We decided to run a “Myth Busters” campaign, where we would look into the case details of some of the widely known frivolous lawsuits and provide an authoritative ruling on the cases’ legitimacy. One of these dealt with Peters v. Universal Studios, which you might know as the case where a 57-year old woman sued Universal Studios over being frightened at their haunted house. Sounds pretty frivolous, right? Actually, no — it was a legitimate slip-and-fall case and it was settled out of court. And we didn’t find this information online. It turns out most of what was published on the case was wrong. We found the most accurate information in the footnote of an obscure book. And, just like that, we published truly unique and interesting content — something you can’t find anywhere else (yet).
Because J. Price’s articles share information that’s hard to find anywhere else, it will be his site that’ll attract traffic from people researching the case online and it’ll be his site that attracts links from others who reference that research. That’s the goal, at least. But, you can see that in order to accomplish that you have to provide something people can’t find anywhere else — you have to be an outlier.
Case II: How Many Dental Blogs Do You Follow?
One day, Jonathan decided to ask his Facebook friends, “How many dental blogs do you follow?” The question received some likes — mostly from others in the industry — and a few off-topic comments, but out of the almost 700 people he’s connected with there was no one who answered “yes.” The truth is, he didn’t have to ask his Facebook friends, because he could see it in the Analytics data and he could see it just by analyzing a random sample of blogs. Dental content tends to be generic and it tends to be about the same topics everyone else is writing on, and that’s why many dental blogs don’t bring as much traffic as they should.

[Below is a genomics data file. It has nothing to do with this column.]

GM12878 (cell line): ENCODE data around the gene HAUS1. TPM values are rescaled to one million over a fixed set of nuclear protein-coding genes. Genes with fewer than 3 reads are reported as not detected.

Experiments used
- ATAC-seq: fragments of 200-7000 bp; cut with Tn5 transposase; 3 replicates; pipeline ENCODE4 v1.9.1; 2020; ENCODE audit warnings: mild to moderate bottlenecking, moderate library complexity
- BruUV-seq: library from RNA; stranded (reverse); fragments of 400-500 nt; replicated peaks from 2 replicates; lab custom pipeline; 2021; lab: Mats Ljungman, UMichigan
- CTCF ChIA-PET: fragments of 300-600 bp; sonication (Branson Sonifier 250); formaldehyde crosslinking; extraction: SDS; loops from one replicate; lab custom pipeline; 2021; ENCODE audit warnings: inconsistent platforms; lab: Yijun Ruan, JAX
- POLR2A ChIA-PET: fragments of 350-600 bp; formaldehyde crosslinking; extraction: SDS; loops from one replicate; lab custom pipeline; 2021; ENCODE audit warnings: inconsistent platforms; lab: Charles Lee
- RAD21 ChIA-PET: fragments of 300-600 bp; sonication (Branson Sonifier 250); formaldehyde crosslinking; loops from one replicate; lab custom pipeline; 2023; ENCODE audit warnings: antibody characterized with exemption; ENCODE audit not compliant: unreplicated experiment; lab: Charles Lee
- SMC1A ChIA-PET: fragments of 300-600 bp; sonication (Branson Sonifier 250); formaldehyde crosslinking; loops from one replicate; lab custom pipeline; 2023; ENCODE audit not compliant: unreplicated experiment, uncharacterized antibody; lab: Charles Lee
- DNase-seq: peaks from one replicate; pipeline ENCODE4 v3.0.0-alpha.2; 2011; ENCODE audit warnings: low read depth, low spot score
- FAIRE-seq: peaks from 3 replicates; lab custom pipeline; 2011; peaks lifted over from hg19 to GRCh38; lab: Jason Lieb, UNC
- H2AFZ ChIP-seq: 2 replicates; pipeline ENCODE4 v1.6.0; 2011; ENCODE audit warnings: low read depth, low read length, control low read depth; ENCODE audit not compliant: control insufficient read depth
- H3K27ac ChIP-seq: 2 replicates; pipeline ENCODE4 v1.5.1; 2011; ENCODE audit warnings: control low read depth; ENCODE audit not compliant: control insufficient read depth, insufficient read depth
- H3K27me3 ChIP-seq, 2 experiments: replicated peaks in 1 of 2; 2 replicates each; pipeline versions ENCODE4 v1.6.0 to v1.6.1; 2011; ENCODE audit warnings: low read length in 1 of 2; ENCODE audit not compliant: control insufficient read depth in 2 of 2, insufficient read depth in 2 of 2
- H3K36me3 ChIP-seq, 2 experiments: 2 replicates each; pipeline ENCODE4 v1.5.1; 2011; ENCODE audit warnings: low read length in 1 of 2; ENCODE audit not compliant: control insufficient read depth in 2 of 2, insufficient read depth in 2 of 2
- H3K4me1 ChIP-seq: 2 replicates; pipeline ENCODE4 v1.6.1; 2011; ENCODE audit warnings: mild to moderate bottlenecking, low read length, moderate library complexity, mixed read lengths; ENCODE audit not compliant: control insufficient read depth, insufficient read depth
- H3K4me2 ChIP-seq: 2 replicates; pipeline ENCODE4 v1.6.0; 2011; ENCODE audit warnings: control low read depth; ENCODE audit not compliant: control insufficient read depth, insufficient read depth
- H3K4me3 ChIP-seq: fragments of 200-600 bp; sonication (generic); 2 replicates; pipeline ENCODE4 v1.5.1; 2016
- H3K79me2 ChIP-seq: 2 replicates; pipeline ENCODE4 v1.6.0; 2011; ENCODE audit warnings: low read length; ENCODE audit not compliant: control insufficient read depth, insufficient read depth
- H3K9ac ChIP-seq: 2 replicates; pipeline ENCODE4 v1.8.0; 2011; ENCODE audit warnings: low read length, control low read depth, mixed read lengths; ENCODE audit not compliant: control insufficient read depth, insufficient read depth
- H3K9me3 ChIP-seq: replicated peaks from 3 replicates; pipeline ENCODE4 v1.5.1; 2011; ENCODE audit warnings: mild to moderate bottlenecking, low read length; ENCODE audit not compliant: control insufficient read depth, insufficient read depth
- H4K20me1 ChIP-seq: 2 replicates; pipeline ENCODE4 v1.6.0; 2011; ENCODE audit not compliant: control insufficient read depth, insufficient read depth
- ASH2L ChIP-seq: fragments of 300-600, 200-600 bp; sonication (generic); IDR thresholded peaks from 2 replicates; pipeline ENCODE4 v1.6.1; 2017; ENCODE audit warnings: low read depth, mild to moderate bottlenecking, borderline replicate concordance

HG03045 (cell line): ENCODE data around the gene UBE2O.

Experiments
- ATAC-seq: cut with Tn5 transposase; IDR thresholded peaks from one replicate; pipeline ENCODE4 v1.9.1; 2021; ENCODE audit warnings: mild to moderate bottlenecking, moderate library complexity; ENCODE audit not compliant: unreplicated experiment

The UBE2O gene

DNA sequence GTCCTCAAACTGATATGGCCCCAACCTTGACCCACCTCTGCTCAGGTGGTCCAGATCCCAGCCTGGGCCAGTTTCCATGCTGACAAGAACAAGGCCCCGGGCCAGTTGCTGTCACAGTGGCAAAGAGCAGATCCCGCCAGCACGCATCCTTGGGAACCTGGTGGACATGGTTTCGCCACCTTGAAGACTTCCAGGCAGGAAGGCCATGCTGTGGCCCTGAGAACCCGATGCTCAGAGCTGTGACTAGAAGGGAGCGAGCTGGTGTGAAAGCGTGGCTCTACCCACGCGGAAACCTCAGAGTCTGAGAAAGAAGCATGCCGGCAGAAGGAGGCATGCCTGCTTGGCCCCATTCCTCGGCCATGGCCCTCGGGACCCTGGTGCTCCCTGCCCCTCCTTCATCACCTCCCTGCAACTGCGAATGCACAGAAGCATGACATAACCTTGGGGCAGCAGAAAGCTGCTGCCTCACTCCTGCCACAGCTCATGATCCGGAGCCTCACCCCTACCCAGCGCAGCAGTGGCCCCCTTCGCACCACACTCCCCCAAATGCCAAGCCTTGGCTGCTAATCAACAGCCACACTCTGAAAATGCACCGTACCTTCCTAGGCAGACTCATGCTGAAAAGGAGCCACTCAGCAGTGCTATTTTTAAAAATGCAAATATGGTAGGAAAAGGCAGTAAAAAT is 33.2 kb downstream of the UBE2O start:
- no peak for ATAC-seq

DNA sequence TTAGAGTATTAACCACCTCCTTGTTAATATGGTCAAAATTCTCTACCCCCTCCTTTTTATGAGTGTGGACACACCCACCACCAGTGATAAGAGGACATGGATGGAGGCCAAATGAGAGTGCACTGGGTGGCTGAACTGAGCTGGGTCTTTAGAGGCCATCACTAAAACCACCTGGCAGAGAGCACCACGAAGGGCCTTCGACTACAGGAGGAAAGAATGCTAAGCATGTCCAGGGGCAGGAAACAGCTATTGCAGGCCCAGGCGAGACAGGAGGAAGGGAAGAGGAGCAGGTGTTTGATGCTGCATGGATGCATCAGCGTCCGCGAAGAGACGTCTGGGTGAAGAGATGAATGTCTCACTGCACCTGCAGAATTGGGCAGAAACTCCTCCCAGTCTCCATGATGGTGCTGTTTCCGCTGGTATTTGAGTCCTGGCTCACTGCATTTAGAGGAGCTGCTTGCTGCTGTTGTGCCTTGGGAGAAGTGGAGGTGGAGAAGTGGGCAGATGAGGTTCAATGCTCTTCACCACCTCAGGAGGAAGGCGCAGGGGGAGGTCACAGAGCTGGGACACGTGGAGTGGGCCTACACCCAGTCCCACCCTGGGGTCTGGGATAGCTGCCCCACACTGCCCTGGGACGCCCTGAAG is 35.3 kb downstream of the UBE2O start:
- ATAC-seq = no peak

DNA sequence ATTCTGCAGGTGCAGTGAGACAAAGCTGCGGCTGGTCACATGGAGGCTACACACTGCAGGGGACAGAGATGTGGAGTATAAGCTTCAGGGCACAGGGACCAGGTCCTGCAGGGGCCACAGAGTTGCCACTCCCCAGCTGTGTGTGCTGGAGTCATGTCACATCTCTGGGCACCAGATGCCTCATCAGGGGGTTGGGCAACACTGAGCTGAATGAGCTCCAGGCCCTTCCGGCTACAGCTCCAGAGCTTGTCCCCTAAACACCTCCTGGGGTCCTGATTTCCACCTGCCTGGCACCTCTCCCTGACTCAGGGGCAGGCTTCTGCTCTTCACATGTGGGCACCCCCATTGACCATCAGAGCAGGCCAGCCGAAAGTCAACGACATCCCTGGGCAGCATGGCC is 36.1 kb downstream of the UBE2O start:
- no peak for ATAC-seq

We decided to do things differently. Most dentists get the majority of their patients from their local neighborhoods and city, so why not talk about stuff that’s actually interesting to people from that locality? We implemented a content strategy across all of our infosites built around this idea. Rather than repeat the same blog on how great dental implants are, we talked about what’s happening in that city and we tied these events back to dentistry. (Here’s an example post about St. Patrick’s Day events in San Diego.)